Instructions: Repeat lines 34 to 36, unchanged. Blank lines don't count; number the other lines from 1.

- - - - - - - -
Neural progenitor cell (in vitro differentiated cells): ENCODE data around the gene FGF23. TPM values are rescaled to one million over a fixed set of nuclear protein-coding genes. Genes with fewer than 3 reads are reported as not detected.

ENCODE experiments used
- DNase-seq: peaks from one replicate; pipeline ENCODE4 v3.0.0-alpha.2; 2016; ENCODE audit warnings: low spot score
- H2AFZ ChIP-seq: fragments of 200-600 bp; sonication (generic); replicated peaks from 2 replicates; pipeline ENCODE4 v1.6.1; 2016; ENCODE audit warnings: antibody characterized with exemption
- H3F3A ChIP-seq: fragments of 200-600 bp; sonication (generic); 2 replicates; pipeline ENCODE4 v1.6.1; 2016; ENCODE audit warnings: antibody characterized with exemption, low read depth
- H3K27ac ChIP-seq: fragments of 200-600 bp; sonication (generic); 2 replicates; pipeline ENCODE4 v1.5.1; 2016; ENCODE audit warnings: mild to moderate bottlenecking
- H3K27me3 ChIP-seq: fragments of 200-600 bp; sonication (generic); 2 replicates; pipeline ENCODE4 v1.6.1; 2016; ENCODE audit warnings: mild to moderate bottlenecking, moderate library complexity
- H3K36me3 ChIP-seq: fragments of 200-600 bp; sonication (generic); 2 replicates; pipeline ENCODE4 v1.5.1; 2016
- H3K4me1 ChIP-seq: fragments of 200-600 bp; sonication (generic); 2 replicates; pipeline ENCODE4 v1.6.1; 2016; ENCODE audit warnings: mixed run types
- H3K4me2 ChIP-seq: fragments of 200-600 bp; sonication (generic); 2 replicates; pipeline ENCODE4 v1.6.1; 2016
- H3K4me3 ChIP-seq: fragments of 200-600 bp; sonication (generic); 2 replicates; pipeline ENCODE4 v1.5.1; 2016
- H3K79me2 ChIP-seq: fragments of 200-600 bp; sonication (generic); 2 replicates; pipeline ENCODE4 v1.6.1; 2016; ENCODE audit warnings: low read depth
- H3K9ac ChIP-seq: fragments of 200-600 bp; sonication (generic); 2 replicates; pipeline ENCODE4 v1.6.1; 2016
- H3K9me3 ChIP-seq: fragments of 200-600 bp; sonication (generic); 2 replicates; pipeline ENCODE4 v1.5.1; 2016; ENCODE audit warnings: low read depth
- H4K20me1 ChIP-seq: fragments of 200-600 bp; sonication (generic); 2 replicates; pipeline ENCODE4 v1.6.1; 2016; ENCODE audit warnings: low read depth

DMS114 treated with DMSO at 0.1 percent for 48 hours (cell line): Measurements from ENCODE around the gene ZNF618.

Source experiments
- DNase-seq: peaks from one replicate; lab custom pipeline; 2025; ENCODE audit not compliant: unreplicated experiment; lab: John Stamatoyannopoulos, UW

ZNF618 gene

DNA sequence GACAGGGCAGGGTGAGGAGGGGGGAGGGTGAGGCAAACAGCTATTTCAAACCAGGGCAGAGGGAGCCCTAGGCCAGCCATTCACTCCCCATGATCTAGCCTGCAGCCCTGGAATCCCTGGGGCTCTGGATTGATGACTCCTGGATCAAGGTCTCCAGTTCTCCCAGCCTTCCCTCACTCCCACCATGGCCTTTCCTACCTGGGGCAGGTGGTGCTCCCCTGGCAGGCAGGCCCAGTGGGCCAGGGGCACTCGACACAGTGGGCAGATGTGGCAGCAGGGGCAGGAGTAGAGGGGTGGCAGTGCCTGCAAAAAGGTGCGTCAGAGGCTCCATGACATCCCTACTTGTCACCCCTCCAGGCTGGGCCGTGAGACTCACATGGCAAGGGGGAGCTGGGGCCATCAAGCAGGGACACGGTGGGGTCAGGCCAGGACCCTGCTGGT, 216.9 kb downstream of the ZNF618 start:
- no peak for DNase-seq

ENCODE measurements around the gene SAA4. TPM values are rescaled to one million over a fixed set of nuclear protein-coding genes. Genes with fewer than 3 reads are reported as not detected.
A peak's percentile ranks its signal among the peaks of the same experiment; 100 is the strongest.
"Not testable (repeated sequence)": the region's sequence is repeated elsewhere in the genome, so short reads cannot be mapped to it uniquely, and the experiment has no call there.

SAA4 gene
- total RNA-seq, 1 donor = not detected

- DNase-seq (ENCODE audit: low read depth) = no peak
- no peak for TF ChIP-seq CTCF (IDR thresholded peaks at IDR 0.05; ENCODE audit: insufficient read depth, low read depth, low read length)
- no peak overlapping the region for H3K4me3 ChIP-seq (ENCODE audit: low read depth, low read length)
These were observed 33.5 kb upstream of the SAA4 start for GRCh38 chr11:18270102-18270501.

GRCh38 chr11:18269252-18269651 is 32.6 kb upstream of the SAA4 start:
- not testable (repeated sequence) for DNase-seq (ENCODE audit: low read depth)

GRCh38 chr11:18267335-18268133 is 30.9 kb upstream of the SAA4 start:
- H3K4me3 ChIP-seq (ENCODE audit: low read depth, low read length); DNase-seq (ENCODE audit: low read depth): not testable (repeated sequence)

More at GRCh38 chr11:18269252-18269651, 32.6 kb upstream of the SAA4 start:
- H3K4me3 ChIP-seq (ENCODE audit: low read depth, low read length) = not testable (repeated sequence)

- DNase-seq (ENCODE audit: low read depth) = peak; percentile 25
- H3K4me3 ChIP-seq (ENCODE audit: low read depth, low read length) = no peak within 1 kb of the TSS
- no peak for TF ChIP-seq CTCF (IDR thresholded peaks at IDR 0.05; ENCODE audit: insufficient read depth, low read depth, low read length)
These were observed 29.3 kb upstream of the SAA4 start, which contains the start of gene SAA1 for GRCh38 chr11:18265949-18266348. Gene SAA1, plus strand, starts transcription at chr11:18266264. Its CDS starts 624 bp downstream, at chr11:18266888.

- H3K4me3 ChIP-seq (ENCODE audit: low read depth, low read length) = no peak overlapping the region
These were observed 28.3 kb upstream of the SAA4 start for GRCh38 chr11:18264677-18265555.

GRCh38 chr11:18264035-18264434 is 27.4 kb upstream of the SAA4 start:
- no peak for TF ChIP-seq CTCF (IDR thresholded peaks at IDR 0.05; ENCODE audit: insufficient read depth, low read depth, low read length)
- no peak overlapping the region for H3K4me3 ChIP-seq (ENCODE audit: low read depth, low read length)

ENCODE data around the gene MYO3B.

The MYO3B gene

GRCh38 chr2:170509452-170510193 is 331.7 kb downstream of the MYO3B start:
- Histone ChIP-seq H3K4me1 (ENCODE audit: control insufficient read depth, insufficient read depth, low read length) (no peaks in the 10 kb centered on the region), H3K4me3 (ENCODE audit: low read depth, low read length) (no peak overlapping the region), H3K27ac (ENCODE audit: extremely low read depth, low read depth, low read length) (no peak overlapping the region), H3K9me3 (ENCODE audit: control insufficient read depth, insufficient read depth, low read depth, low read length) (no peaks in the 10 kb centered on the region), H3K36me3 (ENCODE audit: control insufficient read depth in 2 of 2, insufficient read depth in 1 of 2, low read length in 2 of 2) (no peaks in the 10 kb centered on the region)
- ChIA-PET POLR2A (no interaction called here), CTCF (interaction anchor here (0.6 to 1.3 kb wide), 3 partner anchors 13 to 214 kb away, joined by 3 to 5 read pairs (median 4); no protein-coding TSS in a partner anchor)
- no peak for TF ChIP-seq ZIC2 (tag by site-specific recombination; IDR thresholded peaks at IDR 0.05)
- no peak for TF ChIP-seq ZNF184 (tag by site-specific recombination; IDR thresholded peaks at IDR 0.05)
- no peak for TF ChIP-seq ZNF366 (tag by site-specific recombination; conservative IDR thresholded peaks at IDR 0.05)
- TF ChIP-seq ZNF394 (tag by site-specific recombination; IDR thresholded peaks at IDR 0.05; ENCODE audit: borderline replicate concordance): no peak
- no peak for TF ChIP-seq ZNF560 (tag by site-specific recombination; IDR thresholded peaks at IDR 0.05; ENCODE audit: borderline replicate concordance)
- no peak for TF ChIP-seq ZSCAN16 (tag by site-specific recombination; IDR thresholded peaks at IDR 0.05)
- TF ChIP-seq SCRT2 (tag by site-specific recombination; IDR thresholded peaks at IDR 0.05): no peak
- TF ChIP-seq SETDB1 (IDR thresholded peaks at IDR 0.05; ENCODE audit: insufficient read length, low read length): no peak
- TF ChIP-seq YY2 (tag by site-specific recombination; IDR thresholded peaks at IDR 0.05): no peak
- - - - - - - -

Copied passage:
- H3K4me3 ChIP-seq (ENCODE audit: low read depth, low read length); DNase-seq (ENCODE audit: low read depth): not testable (repeated sequence)

More at GRCh38 chr11:18269252-18269651, 32.6 kb upstream of the SAA4 start:
- H3K4me3 ChIP-seq (ENCODE audit: low read depth, low read length) = not testable (repeated sequence)